After several thousand pages of story, spread out over seven books, we have completed the tale of The Boy Who Lived becoming The Man Who Lives. We have witnessed love and death, life and hatred, trust and jealously, and wisdom and betrayal. Harry, Hermione and Ron have bonded into a trinity of wonder. And now, with Harry Potter and the Deathly Hallows, penned by the incredible J.K. Rowling, we have closure for this tale of magic.
And it is simply smashing.
J.K. starts with how years of built up loyalty brings forth volunteers to help evacuate Harry from the Dursleys residence. A spell created by his mother’s love kept him alive. Now his friends love will help save him. The powers of good emotions permeate and fill Harry’s life, and in so many instances raise him up. This moment detours with some humour into the plan to save Harry, which may strike us as odd at first, but actually makes a load of sense.
This idea becomes a tragedy as the first action set in Hallows gets underway with explosive results. J.K. slams us to the edge of our seats here, with a daring thrill ride ending with death and paranoia. Just to remind us all that a war is waging. Even amidst this chaos, Harry will stay at The Burrow long enough for a wedding, a celebration of love marred by a hasty retreat. I find it ultimately impressive how J.K. plotted this whole section, from the clues dropped to shock endings to Hermione’s wise forethought. All parts come together masterfully to launch the next leg of the story.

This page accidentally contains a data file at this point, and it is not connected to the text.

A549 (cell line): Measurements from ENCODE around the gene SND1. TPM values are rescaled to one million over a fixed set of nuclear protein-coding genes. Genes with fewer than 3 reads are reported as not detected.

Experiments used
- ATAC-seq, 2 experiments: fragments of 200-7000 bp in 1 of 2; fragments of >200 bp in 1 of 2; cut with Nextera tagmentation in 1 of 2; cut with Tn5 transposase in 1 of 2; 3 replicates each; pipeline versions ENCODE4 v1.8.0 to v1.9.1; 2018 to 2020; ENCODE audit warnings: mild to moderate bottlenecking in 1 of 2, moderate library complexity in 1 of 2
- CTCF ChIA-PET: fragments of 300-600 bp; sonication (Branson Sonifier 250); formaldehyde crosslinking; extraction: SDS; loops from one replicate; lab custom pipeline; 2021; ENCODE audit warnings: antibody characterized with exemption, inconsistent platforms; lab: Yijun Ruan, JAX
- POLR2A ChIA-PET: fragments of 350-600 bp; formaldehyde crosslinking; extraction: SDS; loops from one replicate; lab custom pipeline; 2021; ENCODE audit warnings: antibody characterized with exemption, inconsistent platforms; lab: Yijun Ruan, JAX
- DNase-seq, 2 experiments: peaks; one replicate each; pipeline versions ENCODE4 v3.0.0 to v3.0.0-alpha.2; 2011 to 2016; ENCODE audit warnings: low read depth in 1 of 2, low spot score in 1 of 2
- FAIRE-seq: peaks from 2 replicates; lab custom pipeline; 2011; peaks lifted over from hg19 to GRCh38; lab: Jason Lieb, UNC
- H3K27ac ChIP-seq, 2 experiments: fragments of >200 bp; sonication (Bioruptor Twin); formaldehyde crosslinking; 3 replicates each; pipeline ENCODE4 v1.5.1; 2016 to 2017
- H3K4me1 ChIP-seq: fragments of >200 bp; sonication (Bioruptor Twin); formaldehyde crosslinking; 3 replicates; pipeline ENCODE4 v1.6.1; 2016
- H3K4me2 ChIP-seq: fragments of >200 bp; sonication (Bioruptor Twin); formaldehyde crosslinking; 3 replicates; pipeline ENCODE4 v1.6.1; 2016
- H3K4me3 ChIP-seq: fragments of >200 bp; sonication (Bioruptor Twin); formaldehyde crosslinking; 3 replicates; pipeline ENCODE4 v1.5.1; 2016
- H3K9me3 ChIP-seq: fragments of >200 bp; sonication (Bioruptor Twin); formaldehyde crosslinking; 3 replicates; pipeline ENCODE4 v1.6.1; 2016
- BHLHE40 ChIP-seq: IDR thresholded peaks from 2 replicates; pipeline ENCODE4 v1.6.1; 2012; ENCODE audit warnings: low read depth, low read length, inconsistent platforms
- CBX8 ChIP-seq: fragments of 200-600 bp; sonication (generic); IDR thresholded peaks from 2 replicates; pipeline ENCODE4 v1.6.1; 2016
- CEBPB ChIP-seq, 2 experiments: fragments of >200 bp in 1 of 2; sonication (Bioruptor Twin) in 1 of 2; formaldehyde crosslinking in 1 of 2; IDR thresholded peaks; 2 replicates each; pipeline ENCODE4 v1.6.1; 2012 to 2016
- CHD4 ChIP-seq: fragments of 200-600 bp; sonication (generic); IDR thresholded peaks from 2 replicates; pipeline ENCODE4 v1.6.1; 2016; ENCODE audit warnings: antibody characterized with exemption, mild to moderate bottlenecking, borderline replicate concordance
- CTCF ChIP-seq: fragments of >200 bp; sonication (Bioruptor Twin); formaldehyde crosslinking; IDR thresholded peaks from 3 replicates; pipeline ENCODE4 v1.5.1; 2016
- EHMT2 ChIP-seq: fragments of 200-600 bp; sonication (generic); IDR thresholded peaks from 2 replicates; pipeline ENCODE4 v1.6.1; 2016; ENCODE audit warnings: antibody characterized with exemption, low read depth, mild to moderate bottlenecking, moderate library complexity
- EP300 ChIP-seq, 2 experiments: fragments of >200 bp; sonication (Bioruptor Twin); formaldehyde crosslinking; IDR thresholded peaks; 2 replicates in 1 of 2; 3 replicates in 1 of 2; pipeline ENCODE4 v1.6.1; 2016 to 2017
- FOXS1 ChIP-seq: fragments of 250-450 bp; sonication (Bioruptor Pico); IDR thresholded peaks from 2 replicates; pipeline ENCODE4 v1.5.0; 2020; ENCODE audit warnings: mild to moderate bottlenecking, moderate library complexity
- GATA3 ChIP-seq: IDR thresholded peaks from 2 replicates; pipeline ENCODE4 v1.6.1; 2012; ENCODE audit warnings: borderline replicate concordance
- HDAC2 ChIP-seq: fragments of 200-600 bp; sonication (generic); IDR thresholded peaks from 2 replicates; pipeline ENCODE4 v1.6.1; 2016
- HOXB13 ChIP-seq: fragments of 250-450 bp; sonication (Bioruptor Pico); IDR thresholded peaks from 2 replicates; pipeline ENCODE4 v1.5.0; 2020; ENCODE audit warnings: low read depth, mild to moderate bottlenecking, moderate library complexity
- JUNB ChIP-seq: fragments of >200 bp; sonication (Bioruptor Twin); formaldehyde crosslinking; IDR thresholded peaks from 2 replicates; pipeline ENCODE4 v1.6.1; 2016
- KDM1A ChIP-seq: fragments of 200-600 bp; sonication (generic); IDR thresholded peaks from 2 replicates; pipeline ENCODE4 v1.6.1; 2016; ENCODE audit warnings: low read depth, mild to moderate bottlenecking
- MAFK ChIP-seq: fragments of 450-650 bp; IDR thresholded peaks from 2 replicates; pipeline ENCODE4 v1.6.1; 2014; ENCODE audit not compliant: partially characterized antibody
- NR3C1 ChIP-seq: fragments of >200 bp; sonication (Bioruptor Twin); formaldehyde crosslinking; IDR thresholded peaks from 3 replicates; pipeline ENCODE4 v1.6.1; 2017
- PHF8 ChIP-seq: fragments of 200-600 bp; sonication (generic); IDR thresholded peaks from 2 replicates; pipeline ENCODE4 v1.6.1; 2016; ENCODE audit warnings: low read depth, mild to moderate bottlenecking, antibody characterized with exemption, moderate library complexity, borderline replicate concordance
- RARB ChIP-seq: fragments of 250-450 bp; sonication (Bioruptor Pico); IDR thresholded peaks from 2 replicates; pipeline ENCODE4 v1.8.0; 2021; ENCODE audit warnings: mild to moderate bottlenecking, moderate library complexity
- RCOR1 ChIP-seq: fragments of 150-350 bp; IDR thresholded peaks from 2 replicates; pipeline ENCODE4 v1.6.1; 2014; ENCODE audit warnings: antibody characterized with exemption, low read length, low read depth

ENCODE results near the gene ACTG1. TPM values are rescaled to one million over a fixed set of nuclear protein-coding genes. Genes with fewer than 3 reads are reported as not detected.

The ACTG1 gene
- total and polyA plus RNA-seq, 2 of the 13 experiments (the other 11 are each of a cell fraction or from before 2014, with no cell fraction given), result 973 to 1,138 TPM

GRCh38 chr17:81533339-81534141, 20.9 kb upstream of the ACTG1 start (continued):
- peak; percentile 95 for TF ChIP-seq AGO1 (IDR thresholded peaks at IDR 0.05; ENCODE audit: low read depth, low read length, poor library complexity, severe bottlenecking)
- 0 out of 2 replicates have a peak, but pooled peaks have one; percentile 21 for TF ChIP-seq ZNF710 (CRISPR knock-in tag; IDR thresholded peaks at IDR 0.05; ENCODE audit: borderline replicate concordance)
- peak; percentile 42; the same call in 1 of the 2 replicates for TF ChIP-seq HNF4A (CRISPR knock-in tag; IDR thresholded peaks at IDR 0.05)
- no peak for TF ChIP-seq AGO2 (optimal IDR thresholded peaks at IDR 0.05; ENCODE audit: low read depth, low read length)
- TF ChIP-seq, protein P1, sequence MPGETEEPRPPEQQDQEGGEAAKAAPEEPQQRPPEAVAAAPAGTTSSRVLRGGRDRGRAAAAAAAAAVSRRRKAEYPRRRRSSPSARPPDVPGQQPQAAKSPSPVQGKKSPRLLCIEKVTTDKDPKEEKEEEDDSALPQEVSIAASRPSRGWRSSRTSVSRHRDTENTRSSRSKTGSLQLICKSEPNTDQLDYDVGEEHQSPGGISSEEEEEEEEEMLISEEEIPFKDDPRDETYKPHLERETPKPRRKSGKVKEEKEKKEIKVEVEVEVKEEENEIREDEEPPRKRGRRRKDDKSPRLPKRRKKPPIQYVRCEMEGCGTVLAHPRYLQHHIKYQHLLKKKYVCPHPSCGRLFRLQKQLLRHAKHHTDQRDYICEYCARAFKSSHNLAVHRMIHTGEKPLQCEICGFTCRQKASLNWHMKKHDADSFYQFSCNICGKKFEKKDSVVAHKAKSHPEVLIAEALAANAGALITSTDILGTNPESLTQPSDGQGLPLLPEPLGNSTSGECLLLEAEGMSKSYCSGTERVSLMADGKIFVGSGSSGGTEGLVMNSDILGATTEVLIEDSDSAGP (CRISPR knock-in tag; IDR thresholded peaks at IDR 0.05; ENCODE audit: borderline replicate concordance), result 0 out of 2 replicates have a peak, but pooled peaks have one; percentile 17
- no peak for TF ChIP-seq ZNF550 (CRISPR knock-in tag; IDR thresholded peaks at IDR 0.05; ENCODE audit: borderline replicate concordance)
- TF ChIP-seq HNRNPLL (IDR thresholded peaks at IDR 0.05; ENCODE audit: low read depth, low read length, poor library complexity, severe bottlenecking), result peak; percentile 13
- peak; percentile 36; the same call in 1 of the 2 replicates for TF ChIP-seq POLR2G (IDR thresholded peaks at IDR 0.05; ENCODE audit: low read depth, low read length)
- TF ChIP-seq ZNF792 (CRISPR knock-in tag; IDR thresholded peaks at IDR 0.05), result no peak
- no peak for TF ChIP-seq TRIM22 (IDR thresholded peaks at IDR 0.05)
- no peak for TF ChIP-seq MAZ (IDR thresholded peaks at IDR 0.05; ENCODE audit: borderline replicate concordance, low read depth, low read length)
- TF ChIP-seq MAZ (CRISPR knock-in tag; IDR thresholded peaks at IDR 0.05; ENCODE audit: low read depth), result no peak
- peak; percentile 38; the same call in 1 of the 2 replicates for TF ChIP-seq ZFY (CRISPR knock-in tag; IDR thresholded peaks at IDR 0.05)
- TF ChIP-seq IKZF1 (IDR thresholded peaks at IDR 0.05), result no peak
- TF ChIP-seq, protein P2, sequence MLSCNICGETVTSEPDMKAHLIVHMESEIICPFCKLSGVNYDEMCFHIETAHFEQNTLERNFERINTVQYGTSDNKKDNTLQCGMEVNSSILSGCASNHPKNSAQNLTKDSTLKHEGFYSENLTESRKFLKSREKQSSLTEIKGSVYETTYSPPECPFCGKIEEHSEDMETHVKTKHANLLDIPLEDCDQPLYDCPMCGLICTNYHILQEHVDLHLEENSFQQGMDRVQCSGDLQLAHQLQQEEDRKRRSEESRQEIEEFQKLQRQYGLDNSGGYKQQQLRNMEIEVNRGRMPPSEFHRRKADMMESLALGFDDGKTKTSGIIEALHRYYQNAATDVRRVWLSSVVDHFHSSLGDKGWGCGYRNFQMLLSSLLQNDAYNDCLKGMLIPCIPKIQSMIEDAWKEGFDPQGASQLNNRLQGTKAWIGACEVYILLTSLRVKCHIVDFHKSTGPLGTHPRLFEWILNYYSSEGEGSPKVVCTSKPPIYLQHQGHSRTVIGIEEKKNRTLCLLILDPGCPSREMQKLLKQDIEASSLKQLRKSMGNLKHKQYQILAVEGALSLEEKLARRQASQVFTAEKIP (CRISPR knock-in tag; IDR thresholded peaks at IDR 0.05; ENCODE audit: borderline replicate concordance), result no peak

While many fans have maligned this long middle stretch, I adored it. Having just the three principles interact and clash with each other makes logical and emotional sense. Baggage of various types they all harbour has to be hashed out so that the final transition from youth to adult can be completed. The love triangle that only existed in the certain Potterheads hearts is finally dispelled here, with Hermione and Ron admitting their feelings. Ron’s insecurities being force fed angry emotions, causing him to confront his nature and mature. Hermione’s slow realization not everything in magic is quantifiable. And Harry seeking closure and some solace in regards to his parents deaths. All this soul searching is punctuated with adventures freeing persecuted wizardfolk from Umbridge, a detour featuring a trap by Voldemort, and a trip down a chilly pond to retrieve a much needed sword. A slight interlude for plot reasons comes after these events, with the terror of Malfoy Manor, a close call at Luna’s place, and a break-in at Gringotts all leading to the concluding section.
One event, happening after the Manor escape, is the massively mournful death of one the most innocent characters of all. Dobby the free house elf was one of our favourites. His devotion to Harry is earned, tried and true, with so many of us wishing for a Dobby in our lives. He did not have much in the way of physical possessions, but was ever thankful for what he owned. And the infection of Harry and Hermione’s radical idea of house elf freedom, something we all consider so right and natural, made Dobby a pariah among his people. A stigma he held in high esteem. He was the normal one, they were held back by their fears. He died freely helping his friend Harry Potter. Which made him happy. RIP Dobby, you deserve it.